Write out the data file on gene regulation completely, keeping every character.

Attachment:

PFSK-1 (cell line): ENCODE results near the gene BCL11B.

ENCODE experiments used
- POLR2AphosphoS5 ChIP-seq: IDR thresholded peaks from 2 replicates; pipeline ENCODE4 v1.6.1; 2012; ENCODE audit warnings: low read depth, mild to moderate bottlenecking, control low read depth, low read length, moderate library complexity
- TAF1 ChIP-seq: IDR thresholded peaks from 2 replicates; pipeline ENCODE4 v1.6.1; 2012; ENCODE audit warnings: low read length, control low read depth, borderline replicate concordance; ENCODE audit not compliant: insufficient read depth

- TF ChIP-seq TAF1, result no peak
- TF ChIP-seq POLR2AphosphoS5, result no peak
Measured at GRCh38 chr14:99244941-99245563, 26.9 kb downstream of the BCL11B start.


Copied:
PFSK-1 (cell line): ENCODE results near the gene BCL11B.

ENCODE experiments used
- POLR2AphosphoS5 ChIP-seq: IDR thresholded peaks from 2 replicates; pipeline ENCODE4 v1.6.1; 2012; ENCODE audit warnings: low read depth, mild to moderate bottlenecking, control low read depth, low read length, moderate library complexity
- TAF1 ChIP-seq: IDR thresholded peaks from 2 replicates; pipeline ENCODE4 v1.6.1; 2012; ENCODE audit warnings: low read length, control low read depth, borderline replicate concordance; ENCODE audit not compliant: insufficient read depth

- TF ChIP-seq TAF1, result no peak
- TF ChIP-seq POLR2AphosphoS5, result no peak
Measured at GRCh38 chr14:99244941-99245563, 26.9 kb downstream of the BCL11B start.